Selected Women’s Autobiographies on the American Civil War

Women’s Autobiographies


The linked titles of the autobiographies are connected to an entry in GWonline that provides you with an abstract and additional information.


This collection of more than 160 letters from Cora Benton Beach to her husband Oliver Charles Benton, who was fighting in the 17th New York Artillery during the American Civil War (1861–65), traces Cora’s life as she transforms from a young woman “who didn’t know how to wash her handkerchief” to a proud wife who becomes “a woman to walk with, not a child to lead.” The collection follows her three-year journey though war filled with worries, not just for her husband’s safety, but also for her four brothers, all of whom serve in the war.

History’s Women site on: Cora Beach Benton


This gripping autobiography by Canadian-born Sarah Emma Edmonds (1841–98) portrays the American Civil War (1861–65) from the perspective of a woman who played different roles in the conflict. Edmonds served as a cross-dressed soldier with in the Union Army under the name Franklin Thomas, but she also helped as a field nurse in numerous battles, including Bull Run, Williamsburg, Antietam, and Fredericksburg. In addition, she was a spy and succeeded in penetrating the enemy’s lines in various disguises no less than eleven times, and she saved many lives both through her work as an informant as well as through her nursing skills.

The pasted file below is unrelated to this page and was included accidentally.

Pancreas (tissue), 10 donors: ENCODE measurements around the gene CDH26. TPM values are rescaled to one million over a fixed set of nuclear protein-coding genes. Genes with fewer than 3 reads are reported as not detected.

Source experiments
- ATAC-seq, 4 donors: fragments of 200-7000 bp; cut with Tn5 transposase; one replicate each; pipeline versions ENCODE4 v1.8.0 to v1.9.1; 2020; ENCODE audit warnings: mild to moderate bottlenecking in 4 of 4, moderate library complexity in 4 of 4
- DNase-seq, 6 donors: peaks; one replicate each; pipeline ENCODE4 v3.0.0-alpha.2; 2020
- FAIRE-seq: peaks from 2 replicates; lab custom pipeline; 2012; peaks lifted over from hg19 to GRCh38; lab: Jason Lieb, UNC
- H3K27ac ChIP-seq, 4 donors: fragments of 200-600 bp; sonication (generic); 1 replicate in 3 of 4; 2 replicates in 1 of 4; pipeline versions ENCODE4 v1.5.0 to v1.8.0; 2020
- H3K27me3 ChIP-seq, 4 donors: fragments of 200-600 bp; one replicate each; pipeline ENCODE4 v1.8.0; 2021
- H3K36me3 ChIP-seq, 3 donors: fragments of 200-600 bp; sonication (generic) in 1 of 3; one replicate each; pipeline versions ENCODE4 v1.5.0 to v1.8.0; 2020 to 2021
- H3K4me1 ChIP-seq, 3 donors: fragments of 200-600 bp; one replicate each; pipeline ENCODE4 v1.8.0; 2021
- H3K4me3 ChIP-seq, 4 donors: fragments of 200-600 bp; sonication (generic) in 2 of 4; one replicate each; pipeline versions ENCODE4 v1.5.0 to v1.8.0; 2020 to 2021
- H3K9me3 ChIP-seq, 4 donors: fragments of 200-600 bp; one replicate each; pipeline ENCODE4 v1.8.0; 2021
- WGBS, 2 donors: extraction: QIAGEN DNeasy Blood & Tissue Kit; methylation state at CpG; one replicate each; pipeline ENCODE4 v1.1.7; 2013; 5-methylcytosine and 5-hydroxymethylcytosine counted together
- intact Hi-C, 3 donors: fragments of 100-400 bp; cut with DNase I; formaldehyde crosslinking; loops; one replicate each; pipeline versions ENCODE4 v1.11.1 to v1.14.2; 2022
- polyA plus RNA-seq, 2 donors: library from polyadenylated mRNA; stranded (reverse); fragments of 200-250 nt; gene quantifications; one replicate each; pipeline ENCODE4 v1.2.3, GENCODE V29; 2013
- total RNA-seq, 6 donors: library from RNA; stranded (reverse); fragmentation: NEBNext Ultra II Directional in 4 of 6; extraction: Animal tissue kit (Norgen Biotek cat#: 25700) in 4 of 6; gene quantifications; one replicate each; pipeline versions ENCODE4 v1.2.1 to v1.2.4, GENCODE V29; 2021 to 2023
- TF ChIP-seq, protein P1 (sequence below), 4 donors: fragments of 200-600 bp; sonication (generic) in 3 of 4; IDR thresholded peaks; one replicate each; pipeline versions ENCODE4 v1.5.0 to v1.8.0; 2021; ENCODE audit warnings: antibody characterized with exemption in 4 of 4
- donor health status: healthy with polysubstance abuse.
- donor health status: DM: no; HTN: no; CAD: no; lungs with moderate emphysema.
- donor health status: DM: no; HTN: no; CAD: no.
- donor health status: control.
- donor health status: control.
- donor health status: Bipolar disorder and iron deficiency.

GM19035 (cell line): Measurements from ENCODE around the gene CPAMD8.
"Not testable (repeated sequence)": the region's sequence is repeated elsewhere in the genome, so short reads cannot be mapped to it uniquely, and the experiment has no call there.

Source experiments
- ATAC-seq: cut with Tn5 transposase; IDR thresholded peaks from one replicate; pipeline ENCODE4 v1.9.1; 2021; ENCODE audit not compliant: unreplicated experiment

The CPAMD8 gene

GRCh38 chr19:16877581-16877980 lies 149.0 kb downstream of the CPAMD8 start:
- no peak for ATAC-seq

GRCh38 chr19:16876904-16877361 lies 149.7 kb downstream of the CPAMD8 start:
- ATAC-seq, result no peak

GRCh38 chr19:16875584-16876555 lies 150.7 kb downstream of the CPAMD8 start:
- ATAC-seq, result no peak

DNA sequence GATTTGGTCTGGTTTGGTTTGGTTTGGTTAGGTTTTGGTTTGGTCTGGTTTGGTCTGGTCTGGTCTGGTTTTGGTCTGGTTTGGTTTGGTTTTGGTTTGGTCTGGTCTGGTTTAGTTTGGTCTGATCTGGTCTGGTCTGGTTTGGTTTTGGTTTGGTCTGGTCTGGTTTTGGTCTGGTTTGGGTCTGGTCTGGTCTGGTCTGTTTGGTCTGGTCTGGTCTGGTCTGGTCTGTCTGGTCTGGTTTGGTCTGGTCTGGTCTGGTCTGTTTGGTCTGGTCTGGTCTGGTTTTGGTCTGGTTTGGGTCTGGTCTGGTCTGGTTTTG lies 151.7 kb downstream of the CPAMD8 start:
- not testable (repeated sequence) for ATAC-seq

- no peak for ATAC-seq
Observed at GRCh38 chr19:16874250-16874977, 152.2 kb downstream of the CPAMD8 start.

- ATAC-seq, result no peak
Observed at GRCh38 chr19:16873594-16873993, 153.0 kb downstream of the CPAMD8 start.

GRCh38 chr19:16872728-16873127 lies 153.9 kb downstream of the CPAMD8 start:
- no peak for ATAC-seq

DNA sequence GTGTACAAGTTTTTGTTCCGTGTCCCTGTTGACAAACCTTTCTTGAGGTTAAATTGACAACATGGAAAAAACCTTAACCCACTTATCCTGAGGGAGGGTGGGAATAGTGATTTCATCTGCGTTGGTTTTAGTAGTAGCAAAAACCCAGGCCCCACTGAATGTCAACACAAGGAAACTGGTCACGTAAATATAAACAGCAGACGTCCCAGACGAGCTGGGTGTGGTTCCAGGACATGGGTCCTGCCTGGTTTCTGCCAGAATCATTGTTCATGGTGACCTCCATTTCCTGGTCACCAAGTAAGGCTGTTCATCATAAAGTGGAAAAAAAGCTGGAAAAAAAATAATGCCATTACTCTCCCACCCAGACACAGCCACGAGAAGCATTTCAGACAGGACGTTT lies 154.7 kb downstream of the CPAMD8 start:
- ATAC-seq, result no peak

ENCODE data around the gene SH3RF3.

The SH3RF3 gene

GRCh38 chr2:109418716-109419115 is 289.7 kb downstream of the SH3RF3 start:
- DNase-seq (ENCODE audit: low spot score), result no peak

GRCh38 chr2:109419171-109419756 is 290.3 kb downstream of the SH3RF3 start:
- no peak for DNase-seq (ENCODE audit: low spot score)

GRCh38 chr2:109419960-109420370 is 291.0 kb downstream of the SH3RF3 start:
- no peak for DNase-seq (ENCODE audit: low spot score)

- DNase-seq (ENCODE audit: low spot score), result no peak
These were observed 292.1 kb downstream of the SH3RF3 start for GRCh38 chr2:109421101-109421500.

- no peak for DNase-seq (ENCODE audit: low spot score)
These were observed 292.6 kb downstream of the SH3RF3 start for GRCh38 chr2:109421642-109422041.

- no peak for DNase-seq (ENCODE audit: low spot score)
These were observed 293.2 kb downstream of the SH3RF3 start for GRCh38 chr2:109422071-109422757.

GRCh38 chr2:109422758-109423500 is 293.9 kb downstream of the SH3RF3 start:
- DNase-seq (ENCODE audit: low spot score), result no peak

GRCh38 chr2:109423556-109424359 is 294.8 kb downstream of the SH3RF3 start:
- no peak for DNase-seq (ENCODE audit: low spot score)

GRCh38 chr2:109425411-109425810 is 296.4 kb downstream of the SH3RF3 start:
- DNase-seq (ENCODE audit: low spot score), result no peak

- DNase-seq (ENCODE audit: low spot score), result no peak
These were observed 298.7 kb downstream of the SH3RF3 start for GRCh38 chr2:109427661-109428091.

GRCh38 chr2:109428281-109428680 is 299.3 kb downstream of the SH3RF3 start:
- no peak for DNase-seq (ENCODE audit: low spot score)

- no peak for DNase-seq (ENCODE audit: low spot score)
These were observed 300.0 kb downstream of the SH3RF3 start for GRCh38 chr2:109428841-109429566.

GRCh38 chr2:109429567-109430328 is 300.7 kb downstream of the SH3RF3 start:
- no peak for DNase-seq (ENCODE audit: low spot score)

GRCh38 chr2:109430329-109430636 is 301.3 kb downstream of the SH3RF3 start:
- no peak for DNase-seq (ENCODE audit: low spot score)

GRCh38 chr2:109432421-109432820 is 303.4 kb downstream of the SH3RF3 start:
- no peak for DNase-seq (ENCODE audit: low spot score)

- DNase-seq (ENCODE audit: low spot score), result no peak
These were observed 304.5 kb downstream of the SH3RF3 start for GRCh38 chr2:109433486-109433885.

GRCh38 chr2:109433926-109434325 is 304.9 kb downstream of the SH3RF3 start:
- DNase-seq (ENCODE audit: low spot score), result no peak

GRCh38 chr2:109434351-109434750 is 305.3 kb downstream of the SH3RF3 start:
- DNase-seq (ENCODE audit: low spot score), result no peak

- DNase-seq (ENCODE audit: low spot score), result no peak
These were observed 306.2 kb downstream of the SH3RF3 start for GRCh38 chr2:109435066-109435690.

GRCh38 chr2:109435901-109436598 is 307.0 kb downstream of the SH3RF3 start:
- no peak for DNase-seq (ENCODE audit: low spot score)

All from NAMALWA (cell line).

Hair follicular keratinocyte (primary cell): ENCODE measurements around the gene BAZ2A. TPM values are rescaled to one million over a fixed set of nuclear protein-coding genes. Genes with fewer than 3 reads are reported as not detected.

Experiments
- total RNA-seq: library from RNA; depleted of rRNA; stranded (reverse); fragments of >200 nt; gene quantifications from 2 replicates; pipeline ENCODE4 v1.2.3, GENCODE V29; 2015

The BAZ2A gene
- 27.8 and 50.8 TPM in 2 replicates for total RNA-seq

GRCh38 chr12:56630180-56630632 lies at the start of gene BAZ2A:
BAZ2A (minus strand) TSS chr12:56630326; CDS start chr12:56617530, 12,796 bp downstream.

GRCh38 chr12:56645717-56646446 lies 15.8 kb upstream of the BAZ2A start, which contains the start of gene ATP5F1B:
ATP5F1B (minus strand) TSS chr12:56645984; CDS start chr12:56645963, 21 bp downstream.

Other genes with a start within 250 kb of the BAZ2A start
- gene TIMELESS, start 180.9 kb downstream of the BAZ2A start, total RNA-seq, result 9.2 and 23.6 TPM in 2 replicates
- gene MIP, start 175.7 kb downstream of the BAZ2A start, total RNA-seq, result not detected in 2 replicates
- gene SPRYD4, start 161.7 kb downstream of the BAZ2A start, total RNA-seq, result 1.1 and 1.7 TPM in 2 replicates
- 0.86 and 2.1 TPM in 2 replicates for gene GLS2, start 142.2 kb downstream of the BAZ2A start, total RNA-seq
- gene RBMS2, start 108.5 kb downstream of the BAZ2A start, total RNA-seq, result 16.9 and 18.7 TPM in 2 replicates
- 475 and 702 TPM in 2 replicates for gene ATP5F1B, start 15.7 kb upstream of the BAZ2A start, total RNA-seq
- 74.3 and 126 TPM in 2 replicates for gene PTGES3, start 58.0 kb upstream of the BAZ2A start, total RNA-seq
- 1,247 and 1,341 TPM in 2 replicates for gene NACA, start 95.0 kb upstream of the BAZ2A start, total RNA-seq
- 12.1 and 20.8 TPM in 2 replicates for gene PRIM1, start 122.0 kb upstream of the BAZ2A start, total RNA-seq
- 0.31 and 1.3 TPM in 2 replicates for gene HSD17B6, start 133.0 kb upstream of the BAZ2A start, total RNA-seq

Text Online : Hathi Trust

Wikipedia site on: Sarah Emma Edmonds


The autobiography of Susie King Taylor (1848–1912), a woman of color, was the first of its kind. It recounts her remarkable experiences as a young black woman serving with the 33rd U.S. Colored Troops during the American Civil War (1861–65). King was 17 when she started as a laundress for the troops, but soon became an informal adjunct, willing to do whatever task was needed. Exhilarated by President Lincoln’s Emancipation Proclamation, she was devastated by the Jim Crow laws that soon followed the failed attempts at integration during Reconstruction in the South.

Text Online : Hathi Trust

Wikipedia site on: Susie King Taylor


Sarah Rosetta Wakeman (1843–64) was one of several hundred women who disguised themselves as men to fight in the American Civil War (1861–65). Unlike most of these women however, the letters that Wakeman wrote home were preserved by her family and later published. They provide a rare glimpse of what life was like for a woman fighting as a common soldier in the Civil War under the guise of a man. The young farm girl from Bainbridge, NY was the eldest of nine children and joined the Union forces in 1862 under the name of Lyons Wakeman. Her regiment departed for Washington, D.C. in October 1862. Wakeman was involved in several battles but died, like so many other soldiers during the war, not on the battle field but from illness on June 19, 1864.

Text Online : Hathi Trust

Wikipedia site on: Sarah Rosetta Wakeman